January 7th, Atlanta GA:
I got a flu shot today. Not because I like vaccines. For the most part, I have no use for them. But the flu is rampant right now. Nearly epidemic proportions. The shot is supposed to reduce the risk of infection by 60%, or so said the evening news. For someone I love, I’ll take those odds. I don’t even flinch when the needle hits.
January 24th, Baltimore MD:
My sister sits at the cancer center. She’s weak. She’s lost all her hair, her eyebrows. All food tastes like crap. She’s dropped 35 pounds. All movement is exhausting. Today is her last chemo treatment. Every treatment has been like a wrecking ball to her body. Hopefully, it’s been a bomb to the Invasive Ductal Carcinoma (IDC breast cancer) inside her.
January 25th, Atlanta GA:
It’s OMG early. It’s freezing outside. And dark. My husband is taking me to the airport, and as we drive along I-85 southbound I regret not having a single pink item in my closet. I think about every week that has passed by since I saw my sister right after her mastectomy. Since then, I’ve called her nearly every day.
I worry about coming into contact with people who might have the flu and am glad I packed hand sanitizer in my purse. Again, I’m not sure how effective sanitizers are, but every little bit helps. Maybe I should have packed a four-leaf clover. Hubby gives me a kiss and a hug at the curb. With a last wave, he pulls away from the curb and heads back home. Once inside the terminal, I lug my suitcase and laptop toward security. Afterward, I head for the closest bathroom and wash my hands, careful not to touch anything on my way out. Then I head for the train that takes me from the terminal to the gate. Again, I wash my hands before finding my gate. Although it’s only an hour and forty-five minute flight, BWI seems like it’s a million miles away–just like it has been since September and I was last there.
January 25th, Baltimore MD:
The plane lands and I seek out another bathroom and wash my hands. People must think I’m some OCD germophobe, but I have the best reason in the world. My niece picks me up at the curb. When we arrive at the house, I wash up. Yes, again. Sis looks every bit as bad as I thought she would, and yet she looks good, too. It’s good to see each other in only a way sisters this close to each other understand. Gaunt and ravaged by this awful disease, she’s still my rock. She’s still my Sampson.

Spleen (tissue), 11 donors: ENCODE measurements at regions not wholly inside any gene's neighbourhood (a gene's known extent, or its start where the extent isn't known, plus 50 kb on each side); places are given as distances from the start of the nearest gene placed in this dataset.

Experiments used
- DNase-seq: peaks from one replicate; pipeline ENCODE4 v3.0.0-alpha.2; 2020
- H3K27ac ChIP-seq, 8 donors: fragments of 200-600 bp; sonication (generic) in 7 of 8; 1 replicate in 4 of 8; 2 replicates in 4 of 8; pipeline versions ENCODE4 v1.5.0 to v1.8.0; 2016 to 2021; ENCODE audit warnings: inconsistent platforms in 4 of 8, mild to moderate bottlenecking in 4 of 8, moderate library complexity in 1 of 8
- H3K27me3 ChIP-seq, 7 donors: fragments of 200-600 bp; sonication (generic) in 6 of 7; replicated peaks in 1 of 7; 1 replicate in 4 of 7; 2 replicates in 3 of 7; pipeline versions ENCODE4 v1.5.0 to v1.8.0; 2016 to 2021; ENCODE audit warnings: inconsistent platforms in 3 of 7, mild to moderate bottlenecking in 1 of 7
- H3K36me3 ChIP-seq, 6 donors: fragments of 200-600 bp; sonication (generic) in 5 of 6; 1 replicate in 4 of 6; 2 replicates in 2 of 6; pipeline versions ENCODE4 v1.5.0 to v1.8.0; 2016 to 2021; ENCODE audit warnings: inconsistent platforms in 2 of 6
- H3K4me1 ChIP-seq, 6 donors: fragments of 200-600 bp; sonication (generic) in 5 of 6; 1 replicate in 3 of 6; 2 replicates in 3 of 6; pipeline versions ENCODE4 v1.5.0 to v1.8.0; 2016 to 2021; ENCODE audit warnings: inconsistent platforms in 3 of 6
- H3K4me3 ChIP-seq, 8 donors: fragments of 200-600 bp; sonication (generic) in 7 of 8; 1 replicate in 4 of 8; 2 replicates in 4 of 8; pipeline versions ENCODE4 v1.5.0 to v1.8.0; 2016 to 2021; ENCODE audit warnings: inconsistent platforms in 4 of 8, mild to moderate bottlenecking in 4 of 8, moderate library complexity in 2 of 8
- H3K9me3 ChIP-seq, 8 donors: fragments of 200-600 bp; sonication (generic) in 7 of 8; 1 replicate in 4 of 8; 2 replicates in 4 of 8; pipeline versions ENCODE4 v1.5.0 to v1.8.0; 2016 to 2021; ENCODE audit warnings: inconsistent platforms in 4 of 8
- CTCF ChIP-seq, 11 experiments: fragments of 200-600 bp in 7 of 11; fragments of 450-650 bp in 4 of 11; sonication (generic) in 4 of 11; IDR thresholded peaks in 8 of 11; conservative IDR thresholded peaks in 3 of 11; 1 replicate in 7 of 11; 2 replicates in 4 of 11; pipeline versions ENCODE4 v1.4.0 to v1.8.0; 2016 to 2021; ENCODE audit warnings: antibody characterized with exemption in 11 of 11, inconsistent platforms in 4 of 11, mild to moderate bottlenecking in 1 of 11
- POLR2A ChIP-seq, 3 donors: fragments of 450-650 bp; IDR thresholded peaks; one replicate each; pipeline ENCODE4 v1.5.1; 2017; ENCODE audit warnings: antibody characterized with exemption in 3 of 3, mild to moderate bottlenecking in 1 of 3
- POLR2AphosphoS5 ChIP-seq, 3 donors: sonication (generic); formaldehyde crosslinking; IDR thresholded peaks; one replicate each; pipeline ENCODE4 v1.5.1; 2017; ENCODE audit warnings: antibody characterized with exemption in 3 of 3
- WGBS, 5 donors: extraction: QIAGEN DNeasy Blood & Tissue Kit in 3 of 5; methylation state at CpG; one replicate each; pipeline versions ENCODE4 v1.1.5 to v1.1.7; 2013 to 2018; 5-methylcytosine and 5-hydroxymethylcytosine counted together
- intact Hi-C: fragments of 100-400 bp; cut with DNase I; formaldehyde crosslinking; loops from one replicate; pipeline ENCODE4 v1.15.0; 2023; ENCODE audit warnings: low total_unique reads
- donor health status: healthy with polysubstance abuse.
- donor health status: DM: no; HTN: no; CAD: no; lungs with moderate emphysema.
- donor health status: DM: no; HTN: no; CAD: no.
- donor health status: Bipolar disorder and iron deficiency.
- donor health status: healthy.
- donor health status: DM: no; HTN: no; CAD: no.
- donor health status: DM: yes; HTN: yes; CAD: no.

January 26th, Baltimore MD:
Today is my sister’s birthday. Today, the entire family has the best reason to celebrate, and we all have the best present ever.
We celebrate because it’s more than the day she was born. It’s because we’re grateful she’s still here.
Tomorrow, next week, next month, next year. Atlanta GA, Baltimore MD:
I’m a writer, and I’d love to give you a happy ending here. Truth is, this story can only unfold one day at a time, one step at a time. My sister still has a way to go down this road. Once she’s made it through this last dose of chemo, thirty-six straight days of radiation await her. Every step down this road and every day is filled with hope. We cling to it gracefully or like drowning rats. Sometimes, it’s a little of both. Either way, we refuse to give up. I dedicated DON’T FEAR THE REAPER, a story of love and death to my sister. It was fitting, as the story itself revolves around two sisters who can’t imagine being apart. I can’t imagine a day without my sister in it. Fortunately, she’s still here and I’m grateful for every day. As anyone who’s battled cancer, either one-on-one, or on the sidelines, hope becomes a four-letter word for courage. We need all the hope there is, for on this road there are monsters. There’s no silver bullet, no arrow to silence cancer. No shortcut through a sunny field of brightly colored wildflowers.
For everyone who thinks “it’s nothing” please schedule a doctor appointment and verify that’s the case. I know you are busy taking care of everyone else and everything else. But you can’t continue to do that if you don’t take care of yourself first.
And it’s not nothing. It’s everything.
Please don’t risk it. Be someone’s best next birthday present ever.
For every cancer survivor—whatever the kind—I’m so glad you are still with us. You are indeed a gift, and definitely the hero of your loved one’s story.